NASA USIP: Kentucky Re-entry Universal Payload System (KRUPS) - Experimental Microgravity Payload Testbed Demonstration

Grants and Contracts Details

Description

The Kentucky Re-entry Universal Payload System (KRUPS) is a small re-entry capsule designed as a technology testbed. For its first incarnation, KRUPS has been designed to test Thermal Protection System (TPS) material and instrumentation. TPS are used to protect spacecraft, and its payload, from the extreme conditions of planetary entry. KRUPS has been developed at the University of Kentucky over the past 3 years, partially supported by funding by the Kentucky Space Grant. Currently, progress is being made in system verification, software implementation, and launch qualifications. The objective at the end of the funded period is to launch KRUPS off a sounding rocket. As an interim step, KRUPS will be first put on a balloon flight, using local expertise and readily available material at the University of Kentucky. Following this initial test-flight, selected members of the KRUPS team will participate in the Rock-on! 2016 workshop at the end of June. This training will enable the students to prepare for the sounding rocket launch one year later. For both launches, the KRUPS capsule will not undergo free-flight, but will serve as the data acquisition system for a hosted experiment. The launches will serve two purposes: qualify the systems for the KRUPS capsule, and provide experimental data for a group of undergraduate biology students studying the development of zebrafish cells. It is expected that all the students participating in the project, including the non-engineering students, will undergo training for the NASA Project Management Requirements. Engineering students will also participate in the Rock-on! workshop program. In addition to the PI, the students will be mentored by three faculty members (two from the Department of Mechanical Engineering, and one from the Department of Biology), each providing unique skills and expertise. An engineering graduate student will provide expert support to the undergraduate students responsible for developing the KRUPS spacecraft, and two biology graduate students will do the same for the undergraduate biology team. Additionally, a team lead by an undergraduate student from the Department of Management will develop a commercialization plan for the KRUPS capsule.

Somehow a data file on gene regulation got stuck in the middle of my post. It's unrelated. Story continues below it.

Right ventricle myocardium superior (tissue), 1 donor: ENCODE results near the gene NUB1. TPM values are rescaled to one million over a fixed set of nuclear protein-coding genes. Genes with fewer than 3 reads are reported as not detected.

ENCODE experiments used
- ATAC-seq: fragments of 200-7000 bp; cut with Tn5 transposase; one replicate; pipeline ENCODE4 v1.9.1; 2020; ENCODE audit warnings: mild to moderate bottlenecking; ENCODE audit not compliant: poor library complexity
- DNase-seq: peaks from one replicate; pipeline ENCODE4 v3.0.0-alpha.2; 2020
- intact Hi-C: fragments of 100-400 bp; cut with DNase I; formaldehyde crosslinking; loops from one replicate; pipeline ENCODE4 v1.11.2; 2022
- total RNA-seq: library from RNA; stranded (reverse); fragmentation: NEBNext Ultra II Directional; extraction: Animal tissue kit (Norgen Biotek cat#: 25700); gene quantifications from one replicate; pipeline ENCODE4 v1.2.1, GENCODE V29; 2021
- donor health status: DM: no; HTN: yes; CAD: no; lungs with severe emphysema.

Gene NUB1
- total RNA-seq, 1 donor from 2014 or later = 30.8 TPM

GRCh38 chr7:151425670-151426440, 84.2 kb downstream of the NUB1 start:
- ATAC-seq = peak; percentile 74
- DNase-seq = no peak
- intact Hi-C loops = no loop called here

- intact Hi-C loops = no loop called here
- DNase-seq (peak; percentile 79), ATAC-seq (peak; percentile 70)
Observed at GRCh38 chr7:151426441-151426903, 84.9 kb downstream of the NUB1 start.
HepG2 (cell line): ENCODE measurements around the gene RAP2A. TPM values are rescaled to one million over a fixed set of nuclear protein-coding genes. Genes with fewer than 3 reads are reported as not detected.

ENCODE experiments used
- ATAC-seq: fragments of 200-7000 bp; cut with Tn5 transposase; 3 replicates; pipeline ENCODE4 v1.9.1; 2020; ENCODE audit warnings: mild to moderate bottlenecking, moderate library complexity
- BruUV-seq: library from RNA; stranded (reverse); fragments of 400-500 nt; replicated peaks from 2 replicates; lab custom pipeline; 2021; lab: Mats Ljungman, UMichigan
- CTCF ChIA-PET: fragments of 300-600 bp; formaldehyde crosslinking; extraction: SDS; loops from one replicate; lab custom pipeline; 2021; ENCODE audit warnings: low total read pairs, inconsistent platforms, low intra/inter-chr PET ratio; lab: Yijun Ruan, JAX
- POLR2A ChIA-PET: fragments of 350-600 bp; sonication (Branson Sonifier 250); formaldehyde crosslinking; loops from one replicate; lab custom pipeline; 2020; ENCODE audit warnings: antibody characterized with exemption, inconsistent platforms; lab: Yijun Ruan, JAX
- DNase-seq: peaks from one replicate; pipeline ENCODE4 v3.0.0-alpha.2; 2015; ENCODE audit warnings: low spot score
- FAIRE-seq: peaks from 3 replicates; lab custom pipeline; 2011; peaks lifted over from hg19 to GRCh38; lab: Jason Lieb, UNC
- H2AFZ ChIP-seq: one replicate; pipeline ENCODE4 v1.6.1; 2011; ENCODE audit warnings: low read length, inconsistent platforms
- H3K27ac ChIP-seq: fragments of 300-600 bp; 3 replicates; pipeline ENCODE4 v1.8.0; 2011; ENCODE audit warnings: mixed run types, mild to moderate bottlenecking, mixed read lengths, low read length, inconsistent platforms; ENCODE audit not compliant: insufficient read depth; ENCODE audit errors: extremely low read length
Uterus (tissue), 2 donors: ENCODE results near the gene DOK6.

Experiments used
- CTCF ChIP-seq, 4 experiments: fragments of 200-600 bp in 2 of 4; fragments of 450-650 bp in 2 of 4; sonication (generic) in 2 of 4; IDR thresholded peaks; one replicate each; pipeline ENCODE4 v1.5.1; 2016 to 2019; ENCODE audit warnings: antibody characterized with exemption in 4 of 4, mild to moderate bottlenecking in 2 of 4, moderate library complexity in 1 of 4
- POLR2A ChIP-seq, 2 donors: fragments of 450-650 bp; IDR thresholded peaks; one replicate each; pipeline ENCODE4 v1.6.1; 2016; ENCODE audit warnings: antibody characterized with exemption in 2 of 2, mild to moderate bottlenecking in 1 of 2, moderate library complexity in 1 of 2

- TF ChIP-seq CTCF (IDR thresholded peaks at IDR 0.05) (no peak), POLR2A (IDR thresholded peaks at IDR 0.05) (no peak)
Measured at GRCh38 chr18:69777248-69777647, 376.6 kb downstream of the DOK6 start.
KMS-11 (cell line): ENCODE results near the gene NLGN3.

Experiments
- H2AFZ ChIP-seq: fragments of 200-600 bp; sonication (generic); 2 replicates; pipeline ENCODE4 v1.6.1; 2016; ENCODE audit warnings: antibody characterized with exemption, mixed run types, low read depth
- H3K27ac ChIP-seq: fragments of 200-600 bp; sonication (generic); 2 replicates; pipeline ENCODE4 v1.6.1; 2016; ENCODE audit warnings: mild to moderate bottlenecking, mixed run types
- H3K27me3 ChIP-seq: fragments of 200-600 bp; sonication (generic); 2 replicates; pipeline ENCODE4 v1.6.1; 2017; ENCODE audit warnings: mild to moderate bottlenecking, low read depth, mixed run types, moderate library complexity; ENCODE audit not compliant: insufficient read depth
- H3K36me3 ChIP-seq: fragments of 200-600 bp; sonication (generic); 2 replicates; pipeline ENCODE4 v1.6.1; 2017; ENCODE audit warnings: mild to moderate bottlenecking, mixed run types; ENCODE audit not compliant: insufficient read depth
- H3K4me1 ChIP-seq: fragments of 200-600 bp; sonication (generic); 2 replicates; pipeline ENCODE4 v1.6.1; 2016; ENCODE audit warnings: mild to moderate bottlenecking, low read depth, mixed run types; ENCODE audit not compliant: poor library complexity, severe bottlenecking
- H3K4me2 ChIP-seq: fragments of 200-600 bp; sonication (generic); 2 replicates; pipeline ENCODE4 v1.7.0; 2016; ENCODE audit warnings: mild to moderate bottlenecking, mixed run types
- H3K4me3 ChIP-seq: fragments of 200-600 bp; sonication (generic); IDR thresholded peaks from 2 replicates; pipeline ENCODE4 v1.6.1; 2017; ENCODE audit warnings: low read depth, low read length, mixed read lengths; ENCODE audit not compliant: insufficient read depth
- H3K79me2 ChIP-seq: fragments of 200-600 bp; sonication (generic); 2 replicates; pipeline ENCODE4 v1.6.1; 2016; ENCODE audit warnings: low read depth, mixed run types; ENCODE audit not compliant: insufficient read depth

StatusFinished
Effective start/end date5/9/169/8/18

Funding

  • National Aeronautics and Space Administration

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